Here Are 3 Hot Things to Know About Stocks Right Now
- The Dow Jones Industrial Average ended sharply lower Thursday as the trade war between the U.S. and China intensified.
- NeoPhotonics (NPTN) - Get Report cut its second-quarter guidance amid lower revenue expectations resulting from the U.S. ban on business with Huawei Technologies.
- Best Buy (BBY) - Get Report beat Wall Street's first-quarter earnings expectations and confirmed its full-year profit guidance, but was still ended down.
Wall Street Overview
Stocks ended sharply lower Thursday as investors reacted to the intensifying trade war between the United States and China.
The Dow Jones Industrial Average, which fell as much as 448 points, finished down 286 points, or 1.11%, to 25,490, the S&P 500 fell 1.19%, and the tech-heavy Nasdaq declined 1.58%.
Some of the Nasdaq's biggest laggards were JD.com (JD) - Get Report , the Chinese e-commerce company, down 5.4%, and chipmakers Advanced Micro Devices (AMD) - Get Report , down 3.8%, Micron Technology (MU) - Get Report , down 2.6%, and Nvidia (NVDA) - Get Report , down 3.2%.
Gao Feng, spokesperson for China's Ministry of Commerce, said Thursday that talks between the world's two largest economies can only resume if the U.S. adjusts "its wrong actions."
Treasury Secretary Steven Mnuchin told the House Financial Services Committee that there were no scheduled talks with high level officials in Beijing, but added that presidents Donald Trump and Xi Jinping likely would meet at next month's G-20. He also suggested that a decision for further tariffs on China-made goods won't be made "for another 30 to 45 days," which overlaps with the late June summit in Japan.
Tariffs on $200 billion of U.S. imports from China increased to 25% beginning May 10. A study by the Federal Reserve Bank of New York found that the total annual cost of these new tariffs to the typical U.S. household is $831.
Meanwhile, the Trump administration announced a $16 billion trade aid program for American farmers who have been hurt by the U.S. trade war with China.
"Investors are differentiating among sectors, favoring more domestic and defensive areas like real estate, utilities, telecom and consumer goods," said Alec Young, managing director of global markets research, FTSE Russell. "Conversely, sectors most exposed to global woes and Chinese trade like technology and industrials are bearing the brunt of growing investor unease."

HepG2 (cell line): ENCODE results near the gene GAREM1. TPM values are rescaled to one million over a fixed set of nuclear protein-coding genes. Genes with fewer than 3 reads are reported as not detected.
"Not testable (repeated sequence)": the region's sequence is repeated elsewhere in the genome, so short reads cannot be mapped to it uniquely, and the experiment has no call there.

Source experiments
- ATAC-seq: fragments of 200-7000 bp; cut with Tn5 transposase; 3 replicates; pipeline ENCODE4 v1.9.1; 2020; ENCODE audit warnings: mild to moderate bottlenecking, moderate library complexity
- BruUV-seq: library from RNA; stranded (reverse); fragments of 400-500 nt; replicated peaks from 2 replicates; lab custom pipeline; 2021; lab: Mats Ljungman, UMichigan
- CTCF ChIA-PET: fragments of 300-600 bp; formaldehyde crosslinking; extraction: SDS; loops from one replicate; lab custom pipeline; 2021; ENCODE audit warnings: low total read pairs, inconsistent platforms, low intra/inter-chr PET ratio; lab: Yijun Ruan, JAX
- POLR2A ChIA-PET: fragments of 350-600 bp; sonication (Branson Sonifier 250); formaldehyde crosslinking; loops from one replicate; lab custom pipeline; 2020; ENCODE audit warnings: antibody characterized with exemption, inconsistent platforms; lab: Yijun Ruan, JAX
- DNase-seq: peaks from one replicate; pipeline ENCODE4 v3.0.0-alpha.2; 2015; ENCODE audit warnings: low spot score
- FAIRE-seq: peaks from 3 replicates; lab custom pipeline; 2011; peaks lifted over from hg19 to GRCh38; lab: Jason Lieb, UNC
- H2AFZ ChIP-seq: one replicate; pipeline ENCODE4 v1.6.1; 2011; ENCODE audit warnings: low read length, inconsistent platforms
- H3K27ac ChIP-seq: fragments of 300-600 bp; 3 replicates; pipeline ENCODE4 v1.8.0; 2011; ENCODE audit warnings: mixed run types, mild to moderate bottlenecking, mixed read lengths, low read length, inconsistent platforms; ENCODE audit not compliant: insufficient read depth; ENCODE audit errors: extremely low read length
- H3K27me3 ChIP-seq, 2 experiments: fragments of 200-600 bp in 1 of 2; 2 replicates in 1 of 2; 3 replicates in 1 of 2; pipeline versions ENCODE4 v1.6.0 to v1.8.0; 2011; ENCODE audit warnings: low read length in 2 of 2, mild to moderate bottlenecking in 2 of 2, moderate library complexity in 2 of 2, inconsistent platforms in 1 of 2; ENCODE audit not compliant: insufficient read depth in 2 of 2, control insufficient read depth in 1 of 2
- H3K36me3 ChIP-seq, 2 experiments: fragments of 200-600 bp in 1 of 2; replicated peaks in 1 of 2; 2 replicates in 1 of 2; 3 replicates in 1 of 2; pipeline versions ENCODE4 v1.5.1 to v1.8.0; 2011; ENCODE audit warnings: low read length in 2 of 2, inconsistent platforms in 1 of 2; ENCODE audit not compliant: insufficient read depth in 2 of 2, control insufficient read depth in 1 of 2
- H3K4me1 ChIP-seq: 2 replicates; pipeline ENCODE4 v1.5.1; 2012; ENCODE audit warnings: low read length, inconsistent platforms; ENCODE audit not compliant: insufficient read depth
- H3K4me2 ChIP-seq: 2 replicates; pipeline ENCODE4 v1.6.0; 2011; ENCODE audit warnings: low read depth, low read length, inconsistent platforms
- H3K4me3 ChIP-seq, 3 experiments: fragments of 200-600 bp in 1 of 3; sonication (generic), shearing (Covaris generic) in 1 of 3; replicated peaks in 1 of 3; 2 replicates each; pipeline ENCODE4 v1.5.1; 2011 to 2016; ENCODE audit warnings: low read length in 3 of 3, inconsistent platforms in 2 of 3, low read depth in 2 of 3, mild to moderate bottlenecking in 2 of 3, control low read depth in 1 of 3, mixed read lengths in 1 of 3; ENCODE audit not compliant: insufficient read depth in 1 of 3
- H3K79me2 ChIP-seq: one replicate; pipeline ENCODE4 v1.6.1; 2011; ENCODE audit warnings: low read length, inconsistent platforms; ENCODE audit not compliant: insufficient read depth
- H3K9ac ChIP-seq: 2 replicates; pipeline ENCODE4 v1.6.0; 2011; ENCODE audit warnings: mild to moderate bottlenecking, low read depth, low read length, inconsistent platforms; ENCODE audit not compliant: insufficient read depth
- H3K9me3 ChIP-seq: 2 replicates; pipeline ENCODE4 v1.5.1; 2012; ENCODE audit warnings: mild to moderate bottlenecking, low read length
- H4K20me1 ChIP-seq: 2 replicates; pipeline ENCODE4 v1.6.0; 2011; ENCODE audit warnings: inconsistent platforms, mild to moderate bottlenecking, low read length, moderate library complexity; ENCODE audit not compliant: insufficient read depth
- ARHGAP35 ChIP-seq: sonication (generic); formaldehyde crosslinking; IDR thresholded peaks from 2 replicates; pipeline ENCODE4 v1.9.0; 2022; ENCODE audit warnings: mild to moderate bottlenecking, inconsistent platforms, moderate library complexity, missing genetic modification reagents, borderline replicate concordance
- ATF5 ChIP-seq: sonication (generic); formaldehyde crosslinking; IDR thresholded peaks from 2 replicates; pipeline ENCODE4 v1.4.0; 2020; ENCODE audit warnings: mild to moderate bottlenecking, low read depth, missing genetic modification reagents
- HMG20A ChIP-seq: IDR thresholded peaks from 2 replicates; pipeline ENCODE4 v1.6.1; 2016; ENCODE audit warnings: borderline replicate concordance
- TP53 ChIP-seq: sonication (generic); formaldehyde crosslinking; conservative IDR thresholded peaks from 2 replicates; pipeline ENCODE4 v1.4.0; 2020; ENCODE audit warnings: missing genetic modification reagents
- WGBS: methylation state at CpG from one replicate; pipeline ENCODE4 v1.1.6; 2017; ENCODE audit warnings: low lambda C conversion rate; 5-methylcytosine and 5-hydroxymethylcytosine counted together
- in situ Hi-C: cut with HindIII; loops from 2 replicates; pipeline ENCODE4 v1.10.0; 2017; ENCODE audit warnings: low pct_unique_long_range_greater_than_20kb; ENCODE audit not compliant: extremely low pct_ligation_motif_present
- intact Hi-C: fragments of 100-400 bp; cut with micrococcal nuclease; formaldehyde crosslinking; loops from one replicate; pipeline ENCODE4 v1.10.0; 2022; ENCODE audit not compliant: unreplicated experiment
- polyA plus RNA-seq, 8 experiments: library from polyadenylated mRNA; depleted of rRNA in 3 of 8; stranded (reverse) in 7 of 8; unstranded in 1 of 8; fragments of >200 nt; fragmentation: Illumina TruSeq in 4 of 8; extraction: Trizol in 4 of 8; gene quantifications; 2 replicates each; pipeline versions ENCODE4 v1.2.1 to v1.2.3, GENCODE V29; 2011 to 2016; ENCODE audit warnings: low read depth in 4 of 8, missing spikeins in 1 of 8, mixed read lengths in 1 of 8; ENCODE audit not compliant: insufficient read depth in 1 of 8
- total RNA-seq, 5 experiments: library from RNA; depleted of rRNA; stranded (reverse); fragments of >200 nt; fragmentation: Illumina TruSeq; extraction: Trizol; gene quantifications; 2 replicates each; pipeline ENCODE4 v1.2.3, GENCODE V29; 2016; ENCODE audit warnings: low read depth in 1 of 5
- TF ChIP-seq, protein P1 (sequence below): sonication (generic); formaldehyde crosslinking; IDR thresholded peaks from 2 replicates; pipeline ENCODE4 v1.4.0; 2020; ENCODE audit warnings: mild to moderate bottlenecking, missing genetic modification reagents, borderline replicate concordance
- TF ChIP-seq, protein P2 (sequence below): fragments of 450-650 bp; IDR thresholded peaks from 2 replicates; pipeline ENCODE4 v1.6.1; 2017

Young added that "continued weak global economic data and the lack of a specific date for the resumption of U.S.-China trade talks are clouding earnings visibility and weighing on risk appetite."
"Markets are pricing in the harsh reality that trade tension is more likely to linger than quickly be resolved as had been the consensus expectation anchoring sentiment until late April," he said.
"Investors are concerned that the trade dispute with China is taking a turn for the worse as both sides are starting to get entrenched in their positions," said Chris Zaccarelli, chief investment officer for Independent Advisor Alliance. "Lack of a trade deal with China - or even a long postponement of a deal - is going to reignite growth fears and cause stocks to go lower."
Apple (AAPL) - Get Report slumped as investors grow increasingly concerned that the current U.S.-China trade dispute will ensnare iconic companies in damaging tech cold war. Apple was down 1.7% to $179.66.
Optical components maker NeoPhotonics (NPTN) - Get Report cut its second-quarter guidance amid lower revenue expectations resulting from the U.S. ban on business with Chinese telecom giant Huawei Technologies. Shares were down 3.9% to $2.27.
Best Buy (BBY) - Get Report beat Wall Street's first-quarter earnings expectations and confirmed its full-year profit guidance, as consumer electronics sales helped comparable revenues top analysts' forecasts. Still, shares were off 4.9% to $65.78.
Hormel Foods (HRL) - Get Report posted quarterly earnings that were in line with analysts' forecasts, though warned that the impact of African swine fever on hog and pork prices affected its quarterly sales, and will continue to impact revenue and earnings. Shares were down nearly 1% to $39.16.
Shares of data- and cloud-storage services company NetApp (NTAP) - Get Report sank 8.1% to $61.66 after it reported weaker-than-expected earnings and revenue, and also forecast an upcoming drop in quarterly sales and profit.
The trade war is also having an impact on oil prices. Brent crude contracts for July delivery, the global benchmark for oil prices, were marked $3.19 lower from their Wednesday close in New York and changing hands at $67.80 per barrel while WTI contracts for the same month were seen $3.50 lower at $57.92 per barrel.
In economic news, initial claims for state unemployment benefits dropped 16,000 to a seasonally adjusted 212,000 for the week ended May 11, the Labor Department said.
The U.S. manufacturing purchasing managers index, or PMI, was 50.6 in May, the lowest level since September 2009, according to financial data firm IHS Markit.
Sales of new single-family homes dropped 6.9% to 673,000 from March to April, the U.S. Census Bureau and the Department of Housing and Urban Development. March's sales pace was revised up to 723,000 units, the highest level since October 2007, from the previously reported 692,000 units.